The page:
However, the rest of the board agreed with Dr. Moon that this year, while the funds are available, is the time to move. The proposed bus purchase plan was approved 4-1, with Meyers voting against.
An agenda item that received a lot of discussion but required no action was was a building and maintenance plan review presented by Joe Shea. The plan outlines projects for this school year, as well as a tentative plan for the next four years. Shea explains these projects are designed as more of a long-term plan that an “it’s broke let’s fix it” plan.
In the project plan, Shea broke down how the school plans spend this year’s $81,475 building budget. Top priority was given to the actual learning environment, with energy efficiency also being a high priority. The plan calls for improvements to North Park, Custer, Middle School and High School.
“We are assuming that for the foreseeable future Custer will remain part of the school system,” Dr. Moon explained. “We have included projects at Custer as well, with the understanding that it can only be used to facilitate two grades. There is not enough room for more than that.”
Some of the items included in the plan for the two elementary schools are updates to the kitchens to make them fire code compliant, relamping with energy efficient lighting, and cleaning the sandstone and brick exterior. Each bathroom at Custer will also have one stall converted to handicapped accessible.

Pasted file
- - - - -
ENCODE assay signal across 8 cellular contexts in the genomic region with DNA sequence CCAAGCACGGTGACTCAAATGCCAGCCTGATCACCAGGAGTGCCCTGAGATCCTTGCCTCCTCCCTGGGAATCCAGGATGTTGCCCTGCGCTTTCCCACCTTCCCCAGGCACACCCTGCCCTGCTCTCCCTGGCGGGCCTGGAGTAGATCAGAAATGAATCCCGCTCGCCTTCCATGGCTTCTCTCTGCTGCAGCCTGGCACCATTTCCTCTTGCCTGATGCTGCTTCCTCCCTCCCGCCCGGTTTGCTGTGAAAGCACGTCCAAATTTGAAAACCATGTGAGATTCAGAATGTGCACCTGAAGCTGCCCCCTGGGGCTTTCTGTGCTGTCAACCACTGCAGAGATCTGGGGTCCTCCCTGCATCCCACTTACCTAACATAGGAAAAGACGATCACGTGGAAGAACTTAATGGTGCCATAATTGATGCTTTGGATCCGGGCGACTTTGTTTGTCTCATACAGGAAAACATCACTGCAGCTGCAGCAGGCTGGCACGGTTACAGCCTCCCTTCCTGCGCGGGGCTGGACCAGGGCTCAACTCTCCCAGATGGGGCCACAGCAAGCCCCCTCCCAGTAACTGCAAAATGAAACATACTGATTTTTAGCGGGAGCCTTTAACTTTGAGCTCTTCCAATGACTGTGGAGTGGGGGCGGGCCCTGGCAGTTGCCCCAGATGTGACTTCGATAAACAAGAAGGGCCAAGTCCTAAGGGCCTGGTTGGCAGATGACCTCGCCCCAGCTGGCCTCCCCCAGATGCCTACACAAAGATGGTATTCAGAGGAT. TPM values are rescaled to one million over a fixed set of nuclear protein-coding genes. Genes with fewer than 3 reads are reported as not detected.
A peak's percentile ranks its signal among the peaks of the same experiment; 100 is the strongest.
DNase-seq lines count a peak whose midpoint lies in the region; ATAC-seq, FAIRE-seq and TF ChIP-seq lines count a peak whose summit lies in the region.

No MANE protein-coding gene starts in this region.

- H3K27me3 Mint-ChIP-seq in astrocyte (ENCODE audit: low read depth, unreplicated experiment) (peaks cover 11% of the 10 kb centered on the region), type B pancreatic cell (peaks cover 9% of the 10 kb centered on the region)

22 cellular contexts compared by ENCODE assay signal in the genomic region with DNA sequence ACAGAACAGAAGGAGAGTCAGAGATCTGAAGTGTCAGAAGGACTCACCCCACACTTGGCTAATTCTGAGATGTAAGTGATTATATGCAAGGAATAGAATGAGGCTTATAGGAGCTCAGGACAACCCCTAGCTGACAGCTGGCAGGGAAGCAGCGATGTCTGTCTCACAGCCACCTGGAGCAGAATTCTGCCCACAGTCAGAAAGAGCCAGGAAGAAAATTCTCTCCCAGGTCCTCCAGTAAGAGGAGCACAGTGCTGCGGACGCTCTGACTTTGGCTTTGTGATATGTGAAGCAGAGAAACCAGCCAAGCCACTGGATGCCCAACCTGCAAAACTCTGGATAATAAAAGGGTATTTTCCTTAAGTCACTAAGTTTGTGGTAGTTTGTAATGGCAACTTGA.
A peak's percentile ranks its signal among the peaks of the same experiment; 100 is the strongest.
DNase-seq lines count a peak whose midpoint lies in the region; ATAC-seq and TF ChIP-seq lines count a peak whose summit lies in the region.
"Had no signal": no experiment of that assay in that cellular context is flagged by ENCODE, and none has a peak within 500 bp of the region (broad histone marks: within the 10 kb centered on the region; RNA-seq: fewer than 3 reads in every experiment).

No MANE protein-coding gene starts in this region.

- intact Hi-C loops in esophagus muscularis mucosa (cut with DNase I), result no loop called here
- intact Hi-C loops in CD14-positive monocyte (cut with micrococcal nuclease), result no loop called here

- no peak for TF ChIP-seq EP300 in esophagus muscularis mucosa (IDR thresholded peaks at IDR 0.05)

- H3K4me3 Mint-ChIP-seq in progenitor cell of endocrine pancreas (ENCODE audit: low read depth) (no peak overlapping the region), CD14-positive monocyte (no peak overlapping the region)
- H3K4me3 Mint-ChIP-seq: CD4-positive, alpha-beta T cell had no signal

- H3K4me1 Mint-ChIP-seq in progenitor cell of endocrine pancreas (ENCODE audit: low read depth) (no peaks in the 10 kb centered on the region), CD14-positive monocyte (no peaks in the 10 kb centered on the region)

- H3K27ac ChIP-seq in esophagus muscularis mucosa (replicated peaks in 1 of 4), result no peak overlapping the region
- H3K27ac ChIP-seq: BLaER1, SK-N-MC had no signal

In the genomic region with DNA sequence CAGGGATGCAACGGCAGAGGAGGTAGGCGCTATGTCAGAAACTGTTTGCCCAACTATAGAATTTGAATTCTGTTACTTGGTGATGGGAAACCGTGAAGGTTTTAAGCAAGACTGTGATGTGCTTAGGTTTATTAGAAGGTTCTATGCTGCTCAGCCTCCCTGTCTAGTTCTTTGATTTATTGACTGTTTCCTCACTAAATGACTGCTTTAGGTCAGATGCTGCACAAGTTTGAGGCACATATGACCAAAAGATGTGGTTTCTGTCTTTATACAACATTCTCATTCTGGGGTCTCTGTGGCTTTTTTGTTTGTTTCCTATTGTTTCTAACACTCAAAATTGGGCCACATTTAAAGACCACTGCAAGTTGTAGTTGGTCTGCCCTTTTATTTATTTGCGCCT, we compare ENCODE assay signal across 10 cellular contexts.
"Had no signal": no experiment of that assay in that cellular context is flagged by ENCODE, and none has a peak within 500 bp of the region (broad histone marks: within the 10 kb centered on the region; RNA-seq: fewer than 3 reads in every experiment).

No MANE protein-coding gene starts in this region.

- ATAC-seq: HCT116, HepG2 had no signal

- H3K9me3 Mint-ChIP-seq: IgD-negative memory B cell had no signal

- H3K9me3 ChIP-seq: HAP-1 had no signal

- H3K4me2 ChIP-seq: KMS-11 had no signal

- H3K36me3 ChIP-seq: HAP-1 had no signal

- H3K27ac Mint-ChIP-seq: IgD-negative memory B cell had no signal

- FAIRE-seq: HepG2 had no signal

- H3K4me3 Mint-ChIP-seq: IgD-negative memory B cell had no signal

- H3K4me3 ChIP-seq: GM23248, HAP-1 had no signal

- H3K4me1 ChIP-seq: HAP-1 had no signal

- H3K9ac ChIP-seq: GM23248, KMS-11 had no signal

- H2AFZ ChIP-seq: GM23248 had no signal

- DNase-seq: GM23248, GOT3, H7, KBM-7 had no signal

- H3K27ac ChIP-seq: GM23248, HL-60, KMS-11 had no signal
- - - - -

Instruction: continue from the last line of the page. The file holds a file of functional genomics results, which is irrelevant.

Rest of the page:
Both the high school and middle school will also have the exteriors cleaned and convert to energy efficient lighting. Shea says he is checking on any available grant money for the energy efficiency conversion.
The high school will have the exhaust fans in the locker rooms replaced, and heating and air conditioning extended to the Industrial Arts classroom. A dust collection system will be installed in the wood working shop, and the partitions in the high school restrooms will be replaced.
The conversion to energy efficient lighting will carry over to the activity building and locker rooms, and additional security cameras are planned for installation outside throughout the district.
Shea says some of these projects will be completed during Christmas break, with the remainder being done over summer vacation.
Because the board has put more money in the building fund this year than in some years past, several additional projects will be able to be completed during the 2010-11 school year. These projects include installing energy efficient windows in the middle school, doing an electrical upgrade in the middle school, and installing air to air heat pumps in the middle school and activities building.
Looking down the road at some of the tentative long-range projects being planned, Shea mentioned installing air to air heat pumps at Custer, and intercom and bell system at both elementary schools in 2011-12. A new roof is planned at North Park during the 2012-13 school year, as well as the installation of a new HVAC system at that school.
The installation of energy efficient windows in the high school is planned for the 2013-14 school year, with tuck pointing planned for the entire district during 2014-15.